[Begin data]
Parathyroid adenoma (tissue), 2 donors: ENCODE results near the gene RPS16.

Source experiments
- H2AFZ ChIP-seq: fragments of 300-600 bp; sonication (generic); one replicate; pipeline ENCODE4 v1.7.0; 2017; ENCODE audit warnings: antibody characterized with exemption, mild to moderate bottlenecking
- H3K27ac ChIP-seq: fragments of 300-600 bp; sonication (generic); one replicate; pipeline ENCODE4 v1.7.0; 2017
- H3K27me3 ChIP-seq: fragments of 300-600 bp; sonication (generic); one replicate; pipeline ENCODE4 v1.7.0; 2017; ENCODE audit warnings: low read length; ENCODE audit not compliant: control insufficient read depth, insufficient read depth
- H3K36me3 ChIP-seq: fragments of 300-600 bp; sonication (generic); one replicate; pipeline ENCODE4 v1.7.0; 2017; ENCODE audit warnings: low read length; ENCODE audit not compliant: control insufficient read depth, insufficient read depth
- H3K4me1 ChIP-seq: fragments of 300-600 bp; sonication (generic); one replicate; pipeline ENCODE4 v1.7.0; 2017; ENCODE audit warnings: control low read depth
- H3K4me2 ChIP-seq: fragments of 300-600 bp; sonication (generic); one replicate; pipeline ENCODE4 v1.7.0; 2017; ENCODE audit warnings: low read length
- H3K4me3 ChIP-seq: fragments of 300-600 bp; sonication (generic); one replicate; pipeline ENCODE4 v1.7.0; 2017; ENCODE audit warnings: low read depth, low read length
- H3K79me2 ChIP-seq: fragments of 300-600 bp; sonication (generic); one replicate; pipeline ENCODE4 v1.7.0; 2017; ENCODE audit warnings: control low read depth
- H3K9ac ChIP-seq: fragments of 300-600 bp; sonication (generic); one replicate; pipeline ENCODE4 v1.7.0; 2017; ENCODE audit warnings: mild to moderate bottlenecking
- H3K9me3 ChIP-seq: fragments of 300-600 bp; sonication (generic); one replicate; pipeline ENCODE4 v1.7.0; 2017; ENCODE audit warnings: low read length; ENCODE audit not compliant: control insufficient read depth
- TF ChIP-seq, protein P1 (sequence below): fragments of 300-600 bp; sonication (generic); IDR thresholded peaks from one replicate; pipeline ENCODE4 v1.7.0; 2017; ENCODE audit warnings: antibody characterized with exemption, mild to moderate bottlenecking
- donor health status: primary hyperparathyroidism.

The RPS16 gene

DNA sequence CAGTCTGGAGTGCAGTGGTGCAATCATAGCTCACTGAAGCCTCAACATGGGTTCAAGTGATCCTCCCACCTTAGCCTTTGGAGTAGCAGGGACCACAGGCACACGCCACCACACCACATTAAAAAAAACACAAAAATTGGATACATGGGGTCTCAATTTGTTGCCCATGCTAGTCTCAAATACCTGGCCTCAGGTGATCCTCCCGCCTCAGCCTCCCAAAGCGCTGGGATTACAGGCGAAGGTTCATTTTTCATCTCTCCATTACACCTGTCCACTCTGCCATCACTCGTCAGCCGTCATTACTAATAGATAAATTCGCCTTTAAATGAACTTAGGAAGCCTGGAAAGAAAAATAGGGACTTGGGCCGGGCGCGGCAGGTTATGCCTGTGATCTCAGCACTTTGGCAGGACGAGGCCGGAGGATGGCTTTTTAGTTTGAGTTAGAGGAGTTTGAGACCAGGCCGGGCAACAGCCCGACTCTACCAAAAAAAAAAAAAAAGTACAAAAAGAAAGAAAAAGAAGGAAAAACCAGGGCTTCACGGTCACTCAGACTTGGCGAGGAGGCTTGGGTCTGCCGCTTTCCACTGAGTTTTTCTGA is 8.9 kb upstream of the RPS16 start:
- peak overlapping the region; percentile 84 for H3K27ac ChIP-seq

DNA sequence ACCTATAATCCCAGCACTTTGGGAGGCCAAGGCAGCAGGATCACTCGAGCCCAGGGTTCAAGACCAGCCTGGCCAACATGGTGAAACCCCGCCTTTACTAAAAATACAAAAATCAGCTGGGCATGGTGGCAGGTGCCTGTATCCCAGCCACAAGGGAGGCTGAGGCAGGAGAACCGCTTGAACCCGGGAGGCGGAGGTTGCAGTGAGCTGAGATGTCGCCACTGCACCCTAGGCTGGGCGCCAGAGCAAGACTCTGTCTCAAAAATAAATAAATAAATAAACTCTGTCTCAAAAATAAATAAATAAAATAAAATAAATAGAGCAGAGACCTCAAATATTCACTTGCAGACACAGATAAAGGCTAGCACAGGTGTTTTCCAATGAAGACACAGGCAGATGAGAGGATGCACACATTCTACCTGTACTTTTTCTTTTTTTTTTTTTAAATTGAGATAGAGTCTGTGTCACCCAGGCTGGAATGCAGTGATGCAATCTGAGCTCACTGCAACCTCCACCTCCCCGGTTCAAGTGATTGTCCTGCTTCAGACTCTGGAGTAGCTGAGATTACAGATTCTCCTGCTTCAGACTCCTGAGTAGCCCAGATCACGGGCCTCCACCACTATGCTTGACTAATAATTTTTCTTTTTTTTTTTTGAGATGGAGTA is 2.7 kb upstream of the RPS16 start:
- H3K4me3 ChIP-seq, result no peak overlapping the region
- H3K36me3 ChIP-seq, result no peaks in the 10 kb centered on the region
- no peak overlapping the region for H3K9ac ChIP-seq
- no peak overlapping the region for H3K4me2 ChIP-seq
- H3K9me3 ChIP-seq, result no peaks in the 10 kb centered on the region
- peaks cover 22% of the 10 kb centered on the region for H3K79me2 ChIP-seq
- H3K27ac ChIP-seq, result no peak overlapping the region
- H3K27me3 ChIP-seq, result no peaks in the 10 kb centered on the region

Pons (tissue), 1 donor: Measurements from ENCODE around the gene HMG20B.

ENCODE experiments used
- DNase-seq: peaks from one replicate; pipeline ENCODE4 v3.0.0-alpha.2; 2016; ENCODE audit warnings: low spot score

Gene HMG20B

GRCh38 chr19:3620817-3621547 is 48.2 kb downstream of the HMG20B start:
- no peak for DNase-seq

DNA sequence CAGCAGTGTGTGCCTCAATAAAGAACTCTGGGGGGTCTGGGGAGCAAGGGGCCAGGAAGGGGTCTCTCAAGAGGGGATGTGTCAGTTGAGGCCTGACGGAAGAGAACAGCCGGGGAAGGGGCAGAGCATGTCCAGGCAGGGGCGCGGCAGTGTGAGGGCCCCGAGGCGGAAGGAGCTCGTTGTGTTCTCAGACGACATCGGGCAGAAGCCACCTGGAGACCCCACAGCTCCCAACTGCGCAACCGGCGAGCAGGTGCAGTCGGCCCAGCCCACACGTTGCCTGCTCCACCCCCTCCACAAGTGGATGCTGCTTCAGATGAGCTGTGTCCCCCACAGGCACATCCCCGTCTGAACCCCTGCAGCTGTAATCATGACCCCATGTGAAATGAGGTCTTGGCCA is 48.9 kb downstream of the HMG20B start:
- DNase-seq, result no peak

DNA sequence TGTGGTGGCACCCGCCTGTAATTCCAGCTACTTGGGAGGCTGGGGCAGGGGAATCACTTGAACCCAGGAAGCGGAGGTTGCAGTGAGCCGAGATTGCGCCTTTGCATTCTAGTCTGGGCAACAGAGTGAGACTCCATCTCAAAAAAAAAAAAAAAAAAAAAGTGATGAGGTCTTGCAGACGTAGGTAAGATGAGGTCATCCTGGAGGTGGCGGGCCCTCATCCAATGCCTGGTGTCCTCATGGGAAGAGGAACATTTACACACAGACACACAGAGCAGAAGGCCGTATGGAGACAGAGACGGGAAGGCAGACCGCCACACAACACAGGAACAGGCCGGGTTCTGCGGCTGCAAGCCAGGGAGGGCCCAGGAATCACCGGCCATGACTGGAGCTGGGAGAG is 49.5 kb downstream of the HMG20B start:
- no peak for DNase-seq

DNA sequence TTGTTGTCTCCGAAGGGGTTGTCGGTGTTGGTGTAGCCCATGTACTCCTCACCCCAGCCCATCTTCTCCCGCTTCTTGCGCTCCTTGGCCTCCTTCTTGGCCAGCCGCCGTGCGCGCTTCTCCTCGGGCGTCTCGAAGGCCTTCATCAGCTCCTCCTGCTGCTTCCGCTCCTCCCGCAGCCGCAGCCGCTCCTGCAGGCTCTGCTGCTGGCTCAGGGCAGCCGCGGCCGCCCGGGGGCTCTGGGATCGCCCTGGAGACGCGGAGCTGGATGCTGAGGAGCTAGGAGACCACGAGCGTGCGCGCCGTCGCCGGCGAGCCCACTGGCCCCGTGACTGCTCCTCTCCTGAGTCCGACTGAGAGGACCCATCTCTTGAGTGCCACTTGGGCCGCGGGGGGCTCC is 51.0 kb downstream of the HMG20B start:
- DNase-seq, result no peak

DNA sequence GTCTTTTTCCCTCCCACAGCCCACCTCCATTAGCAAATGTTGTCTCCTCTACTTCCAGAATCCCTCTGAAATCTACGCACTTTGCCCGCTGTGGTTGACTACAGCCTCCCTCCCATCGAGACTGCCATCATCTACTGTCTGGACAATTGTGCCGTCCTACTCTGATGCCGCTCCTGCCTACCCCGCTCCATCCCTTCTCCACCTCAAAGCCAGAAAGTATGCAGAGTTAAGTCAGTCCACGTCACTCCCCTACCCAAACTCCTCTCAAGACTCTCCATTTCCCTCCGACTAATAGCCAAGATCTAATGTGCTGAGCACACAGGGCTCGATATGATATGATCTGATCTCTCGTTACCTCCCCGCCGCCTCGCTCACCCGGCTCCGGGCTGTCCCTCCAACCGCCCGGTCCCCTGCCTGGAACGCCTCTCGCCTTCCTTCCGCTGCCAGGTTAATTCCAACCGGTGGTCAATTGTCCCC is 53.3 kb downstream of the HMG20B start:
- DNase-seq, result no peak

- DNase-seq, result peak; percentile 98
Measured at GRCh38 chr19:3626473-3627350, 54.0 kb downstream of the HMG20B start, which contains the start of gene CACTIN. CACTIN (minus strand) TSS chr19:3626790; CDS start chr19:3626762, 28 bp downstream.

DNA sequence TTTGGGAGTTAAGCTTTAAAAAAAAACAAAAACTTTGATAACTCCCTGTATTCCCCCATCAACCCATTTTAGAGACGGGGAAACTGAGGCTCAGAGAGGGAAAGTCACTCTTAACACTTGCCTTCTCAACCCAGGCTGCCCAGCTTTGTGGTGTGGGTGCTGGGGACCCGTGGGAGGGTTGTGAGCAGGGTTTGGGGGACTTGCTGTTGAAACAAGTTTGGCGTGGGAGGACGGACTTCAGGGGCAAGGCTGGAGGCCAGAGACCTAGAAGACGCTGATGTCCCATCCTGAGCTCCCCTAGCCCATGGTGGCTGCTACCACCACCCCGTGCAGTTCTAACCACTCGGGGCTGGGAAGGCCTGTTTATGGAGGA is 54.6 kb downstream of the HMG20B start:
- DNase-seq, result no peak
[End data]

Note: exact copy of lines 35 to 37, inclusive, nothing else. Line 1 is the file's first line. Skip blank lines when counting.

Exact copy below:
DNA sequence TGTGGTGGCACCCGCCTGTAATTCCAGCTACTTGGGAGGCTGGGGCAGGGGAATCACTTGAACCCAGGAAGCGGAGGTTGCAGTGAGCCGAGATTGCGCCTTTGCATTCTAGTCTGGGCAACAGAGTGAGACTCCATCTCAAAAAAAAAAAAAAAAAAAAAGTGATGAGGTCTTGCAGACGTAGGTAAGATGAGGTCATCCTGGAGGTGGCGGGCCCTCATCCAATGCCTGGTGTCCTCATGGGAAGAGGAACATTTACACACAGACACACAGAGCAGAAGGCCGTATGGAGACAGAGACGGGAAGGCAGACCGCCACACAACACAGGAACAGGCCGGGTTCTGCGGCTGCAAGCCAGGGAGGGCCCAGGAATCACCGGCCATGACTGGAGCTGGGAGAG is 49.5 kb downstream of the HMG20B start:
- no peak for DNase-seq

DNA sequence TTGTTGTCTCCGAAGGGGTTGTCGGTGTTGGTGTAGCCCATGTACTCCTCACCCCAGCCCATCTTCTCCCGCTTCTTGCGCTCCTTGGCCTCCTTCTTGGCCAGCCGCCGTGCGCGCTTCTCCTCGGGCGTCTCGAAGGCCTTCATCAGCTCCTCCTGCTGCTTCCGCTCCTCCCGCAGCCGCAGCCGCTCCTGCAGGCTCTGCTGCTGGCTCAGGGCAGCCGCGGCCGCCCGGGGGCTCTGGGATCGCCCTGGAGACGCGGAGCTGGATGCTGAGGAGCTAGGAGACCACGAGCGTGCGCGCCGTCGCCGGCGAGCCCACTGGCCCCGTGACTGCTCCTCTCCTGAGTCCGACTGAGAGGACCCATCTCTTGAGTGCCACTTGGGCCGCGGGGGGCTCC is 51.0 kb downstream of the HMG20B start: